Unwanted Software and Harmful Programs

We frequently clean blacklisted websites and submit reconsideration requests to have them de-listed. We have encountered many kinds of blacklist warnings including search engines, anti-virus programs, firewalls and and e-mail spam.

Recently I came across an interesting case where Google was flagging a website due to unwanted software. We were able to get to the bottom of the issue and remove the unwanted malware from the website. In the process we learned a few things and wanted to share them with you as well.

Unwanted Software Warning

Warning for “unwanted software” from Google.

This is a new and uncommon warning issued by Google that was only recently distinguished from their regular “Malicious Attack Page” category. It’s a bit peculiar because there are no warnings or notifications in Google search results but it’s made quite clear that something is amiss when you try to visit the domain. In almost all cases this warning is caused by malvertising: where adware, spyware or other malware is delivered through third party ads.

Protection from malvertising (and problems associated with unverified third party content) was a primary reason for the creation of ad blocking and content filtering software. The danger of malvertising continues to be a large motivator for the use of ad blocking browser extensions.

Recovering from Malicious Ad Networks

We started seeing cases of “Unwanted Software” warnings pop up a few months ago. Almost all of them seemed to be video streaming websites that used a wide variety of lower quality and cheap advertising networks.

The solution for these cases is pretty straightforward:

  1. Determine all ad networks the affected website is a part of and check whether or not there have been reported cases of malvertising on them, then disable those ad networks.
  2. In many cases (depending on the ad networks used) it’s recommended to disable all advertisements entirely to get rid of this warning.
  3. Be a bit more careful going forward with regard to which scripts you let run on your domain. Choosing to include third party scripts on your site is often a risk because you can’t ensure their security.

Unwanted Software With No Ads?

In our reviews however, we noticed something a bit peculiar. While it’s understandable to have a new warning targeting malvertising activities, what if the website doesn’t leverage ads? At first glance it didn’t make sense and naturally we had to investigate to understand why this would happen.

Another Google blacklist warning about malicious downloads.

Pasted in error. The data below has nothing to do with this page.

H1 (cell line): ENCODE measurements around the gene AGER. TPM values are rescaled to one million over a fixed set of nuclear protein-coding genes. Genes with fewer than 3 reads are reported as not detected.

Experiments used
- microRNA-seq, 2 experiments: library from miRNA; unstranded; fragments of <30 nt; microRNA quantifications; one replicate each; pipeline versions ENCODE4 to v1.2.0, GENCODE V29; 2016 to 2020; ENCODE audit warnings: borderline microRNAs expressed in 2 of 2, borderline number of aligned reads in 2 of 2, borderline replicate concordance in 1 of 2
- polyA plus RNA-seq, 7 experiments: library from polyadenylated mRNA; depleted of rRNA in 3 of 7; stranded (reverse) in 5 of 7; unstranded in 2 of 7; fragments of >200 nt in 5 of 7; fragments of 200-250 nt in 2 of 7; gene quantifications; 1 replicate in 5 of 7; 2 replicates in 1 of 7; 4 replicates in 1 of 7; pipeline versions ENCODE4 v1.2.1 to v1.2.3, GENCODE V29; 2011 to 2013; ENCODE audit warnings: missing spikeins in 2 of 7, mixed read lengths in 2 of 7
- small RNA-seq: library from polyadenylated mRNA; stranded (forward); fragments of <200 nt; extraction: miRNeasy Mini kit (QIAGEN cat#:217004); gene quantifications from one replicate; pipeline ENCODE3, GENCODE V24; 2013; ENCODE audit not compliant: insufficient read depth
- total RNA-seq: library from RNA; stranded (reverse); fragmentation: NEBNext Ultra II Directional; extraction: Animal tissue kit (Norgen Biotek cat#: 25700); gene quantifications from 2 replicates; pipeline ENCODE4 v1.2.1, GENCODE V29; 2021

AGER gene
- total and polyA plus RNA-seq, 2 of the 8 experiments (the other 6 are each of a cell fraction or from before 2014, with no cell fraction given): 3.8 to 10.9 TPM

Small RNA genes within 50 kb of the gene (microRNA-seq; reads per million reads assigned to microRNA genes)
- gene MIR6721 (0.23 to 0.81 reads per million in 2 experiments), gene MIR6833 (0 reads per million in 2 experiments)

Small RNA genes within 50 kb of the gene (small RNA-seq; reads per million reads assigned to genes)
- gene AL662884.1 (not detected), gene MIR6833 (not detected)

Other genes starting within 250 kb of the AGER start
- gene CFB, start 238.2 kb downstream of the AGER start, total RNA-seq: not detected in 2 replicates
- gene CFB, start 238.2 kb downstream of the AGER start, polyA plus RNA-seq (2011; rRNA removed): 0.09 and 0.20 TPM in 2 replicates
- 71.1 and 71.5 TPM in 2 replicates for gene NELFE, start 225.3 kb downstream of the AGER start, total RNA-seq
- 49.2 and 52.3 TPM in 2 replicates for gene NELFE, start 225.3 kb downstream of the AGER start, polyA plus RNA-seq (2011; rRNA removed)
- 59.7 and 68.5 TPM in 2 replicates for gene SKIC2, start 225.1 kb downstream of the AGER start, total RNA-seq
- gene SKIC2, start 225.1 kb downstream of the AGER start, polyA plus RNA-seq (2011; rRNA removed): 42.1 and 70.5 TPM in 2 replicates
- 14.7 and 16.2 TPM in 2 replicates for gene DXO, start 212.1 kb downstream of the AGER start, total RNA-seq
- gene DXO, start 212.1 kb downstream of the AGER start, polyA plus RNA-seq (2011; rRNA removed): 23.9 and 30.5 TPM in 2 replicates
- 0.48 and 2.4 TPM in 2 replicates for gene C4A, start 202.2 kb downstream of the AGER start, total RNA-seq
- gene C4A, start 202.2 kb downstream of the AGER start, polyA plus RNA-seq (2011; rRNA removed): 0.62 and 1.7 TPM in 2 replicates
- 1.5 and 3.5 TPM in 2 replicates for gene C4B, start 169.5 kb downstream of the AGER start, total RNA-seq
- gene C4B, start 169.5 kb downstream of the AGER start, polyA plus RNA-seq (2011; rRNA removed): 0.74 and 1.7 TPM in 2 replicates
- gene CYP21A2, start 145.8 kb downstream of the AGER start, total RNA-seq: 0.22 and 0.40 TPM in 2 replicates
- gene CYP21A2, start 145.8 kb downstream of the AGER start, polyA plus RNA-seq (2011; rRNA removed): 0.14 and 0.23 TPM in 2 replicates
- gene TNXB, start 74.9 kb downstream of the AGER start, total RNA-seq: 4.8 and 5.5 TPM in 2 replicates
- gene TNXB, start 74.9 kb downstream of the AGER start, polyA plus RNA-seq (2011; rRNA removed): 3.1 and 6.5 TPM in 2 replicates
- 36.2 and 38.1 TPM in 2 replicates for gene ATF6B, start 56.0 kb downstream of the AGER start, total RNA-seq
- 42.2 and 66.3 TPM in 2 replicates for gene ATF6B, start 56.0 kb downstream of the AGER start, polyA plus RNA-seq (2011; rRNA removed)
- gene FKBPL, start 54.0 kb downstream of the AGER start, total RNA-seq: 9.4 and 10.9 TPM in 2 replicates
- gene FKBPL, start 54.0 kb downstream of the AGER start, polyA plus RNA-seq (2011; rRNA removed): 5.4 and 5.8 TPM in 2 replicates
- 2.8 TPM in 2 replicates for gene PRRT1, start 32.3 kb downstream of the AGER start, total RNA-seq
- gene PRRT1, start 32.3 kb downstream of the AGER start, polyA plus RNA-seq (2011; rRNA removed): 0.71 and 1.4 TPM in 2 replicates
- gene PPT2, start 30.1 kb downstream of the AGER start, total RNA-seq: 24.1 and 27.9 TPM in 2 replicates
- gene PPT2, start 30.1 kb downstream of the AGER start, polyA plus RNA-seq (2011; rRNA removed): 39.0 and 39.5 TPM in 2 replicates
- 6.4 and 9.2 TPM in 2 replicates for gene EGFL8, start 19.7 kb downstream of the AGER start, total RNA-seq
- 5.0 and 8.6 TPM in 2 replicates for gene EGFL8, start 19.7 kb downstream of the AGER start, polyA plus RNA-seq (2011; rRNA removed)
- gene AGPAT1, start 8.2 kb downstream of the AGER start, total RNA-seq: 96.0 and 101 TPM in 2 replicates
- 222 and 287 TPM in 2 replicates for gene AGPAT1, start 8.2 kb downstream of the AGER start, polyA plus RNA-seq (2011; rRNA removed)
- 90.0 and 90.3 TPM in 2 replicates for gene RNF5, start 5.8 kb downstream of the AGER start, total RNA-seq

I began working on our customer’s website by first checking it out to see what I was working with. I was specifically interested in the ad networks it was using. It turns out that  the website didn’t have ads.

I hadn’t seen a case like this before. For those wondering, malvertisting is exceptionally difficult to troubleshoot because it’s so difficult to detect. The way ad networks work is that they push a variety of ads to your website at some frequency and it can be very difficult to find the particular culprit that’s presenting the issue.

I ran through all the usual steps to see if I could track down what was causing this issue. I found no modified core files, nothing weird in .htaccess and no suspicious plugins. Process of elimination lead me to believe it was either in the theme or, worse, something server level.

Investigating the Source

When debriefing our research team on this new type of Google warning, my colleague Denis mentioned that good ole’ Redleg’s File Viewer could be of assistance. Using this viewer, we were able to better understand what was going on:

Gone phishin'
Gone phishin’

The URL being flagged was ./wp-includes/activate.html but I could have sworn I already looked in that directory. I double checked and activate.html was nowhere to be seen.

If activate.html doesn’t exist… what if I try going to any other URL that doesn’t exist? Sure enough, all the 404 pages generated were redirected to another infected website which prompted visitors with a download of a suspicious file called Site.exe:

Thanks, Firefox!
Thanks, Firefox!

Naturally, I was curious and wanted to find out about this Site.exe file. What does it do? Both Firefox and Chrome wouldn’t even let me download it because it was obvious malware.